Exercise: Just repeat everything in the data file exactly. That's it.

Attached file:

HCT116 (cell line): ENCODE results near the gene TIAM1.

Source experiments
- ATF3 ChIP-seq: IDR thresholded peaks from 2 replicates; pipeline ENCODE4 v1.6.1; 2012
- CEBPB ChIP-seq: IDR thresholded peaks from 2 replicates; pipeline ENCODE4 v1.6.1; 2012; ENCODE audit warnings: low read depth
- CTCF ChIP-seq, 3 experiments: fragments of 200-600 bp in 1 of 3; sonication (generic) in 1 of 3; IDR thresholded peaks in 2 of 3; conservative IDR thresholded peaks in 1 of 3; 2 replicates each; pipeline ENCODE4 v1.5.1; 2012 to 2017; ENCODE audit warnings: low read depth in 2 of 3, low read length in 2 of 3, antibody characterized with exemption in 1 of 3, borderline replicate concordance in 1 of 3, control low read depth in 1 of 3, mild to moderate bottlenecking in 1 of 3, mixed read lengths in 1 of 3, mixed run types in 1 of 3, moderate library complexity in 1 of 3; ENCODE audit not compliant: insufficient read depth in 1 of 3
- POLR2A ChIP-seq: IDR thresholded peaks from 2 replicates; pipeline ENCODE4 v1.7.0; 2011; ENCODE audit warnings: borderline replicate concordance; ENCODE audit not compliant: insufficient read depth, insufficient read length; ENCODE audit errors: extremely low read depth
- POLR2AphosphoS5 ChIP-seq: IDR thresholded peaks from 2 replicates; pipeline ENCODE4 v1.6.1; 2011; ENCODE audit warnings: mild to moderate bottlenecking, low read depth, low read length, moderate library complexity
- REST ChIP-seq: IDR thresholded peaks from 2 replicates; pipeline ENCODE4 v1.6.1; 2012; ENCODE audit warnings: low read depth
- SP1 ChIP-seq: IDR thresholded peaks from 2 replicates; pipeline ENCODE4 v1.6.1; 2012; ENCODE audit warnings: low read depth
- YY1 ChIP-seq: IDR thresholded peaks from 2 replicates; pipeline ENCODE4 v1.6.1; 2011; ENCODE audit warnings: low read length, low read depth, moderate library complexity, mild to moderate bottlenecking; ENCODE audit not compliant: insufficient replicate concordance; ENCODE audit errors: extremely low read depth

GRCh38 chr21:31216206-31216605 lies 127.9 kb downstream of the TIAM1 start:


HCT116 (cell line): ENCODE results near the gene TIAM1.

Source experiments
- ATF3 ChIP-seq: IDR thresholded peaks from 2 replicates; pipeline ENCODE4 v1.6.1; 2012
- CEBPB ChIP-seq: IDR thresholded peaks from 2 replicates; pipeline ENCODE4 v1.6.1; 2012; ENCODE audit warnings: low read depth
- CTCF ChIP-seq, 3 experiments: fragments of 200-600 bp in 1 of 3; sonication (generic) in 1 of 3; IDR thresholded peaks in 2 of 3; conservative IDR thresholded peaks in 1 of 3; 2 replicates each; pipeline ENCODE4 v1.5.1; 2012 to 2017; ENCODE audit warnings: low read depth in 2 of 3, low read length in 2 of 3, antibody characterized with exemption in 1 of 3, borderline replicate concordance in 1 of 3, control low read depth in 1 of 3, mild to moderate bottlenecking in 1 of 3, mixed read lengths in 1 of 3, mixed run types in 1 of 3, moderate library complexity in 1 of 3; ENCODE audit not compliant: insufficient read depth in 1 of 3
- POLR2A ChIP-seq: IDR thresholded peaks from 2 replicates; pipeline ENCODE4 v1.7.0; 2011; ENCODE audit warnings: borderline replicate concordance; ENCODE audit not compliant: insufficient read depth, insufficient read length; ENCODE audit errors: extremely low read depth
- POLR2AphosphoS5 ChIP-seq: IDR thresholded peaks from 2 replicates; pipeline ENCODE4 v1.6.1; 2011; ENCODE audit warnings: mild to moderate bottlenecking, low read depth, low read length, moderate library complexity
- REST ChIP-seq: IDR thresholded peaks from 2 replicates; pipeline ENCODE4 v1.6.1; 2012; ENCODE audit warnings: low read depth
- SP1 ChIP-seq: IDR thresholded peaks from 2 replicates; pipeline ENCODE4 v1.6.1; 2012; ENCODE audit warnings: low read depth
- YY1 ChIP-seq: IDR thresholded peaks from 2 replicates; pipeline ENCODE4 v1.6.1; 2011; ENCODE audit warnings: low read length, low read depth, moderate library complexity, mild to moderate bottlenecking; ENCODE audit not compliant: insufficient replicate concordance; ENCODE audit errors: extremely low read depth

GRCh38 chr21:31216206-31216605 lies 127.9 kb downstream of the TIAM1 start: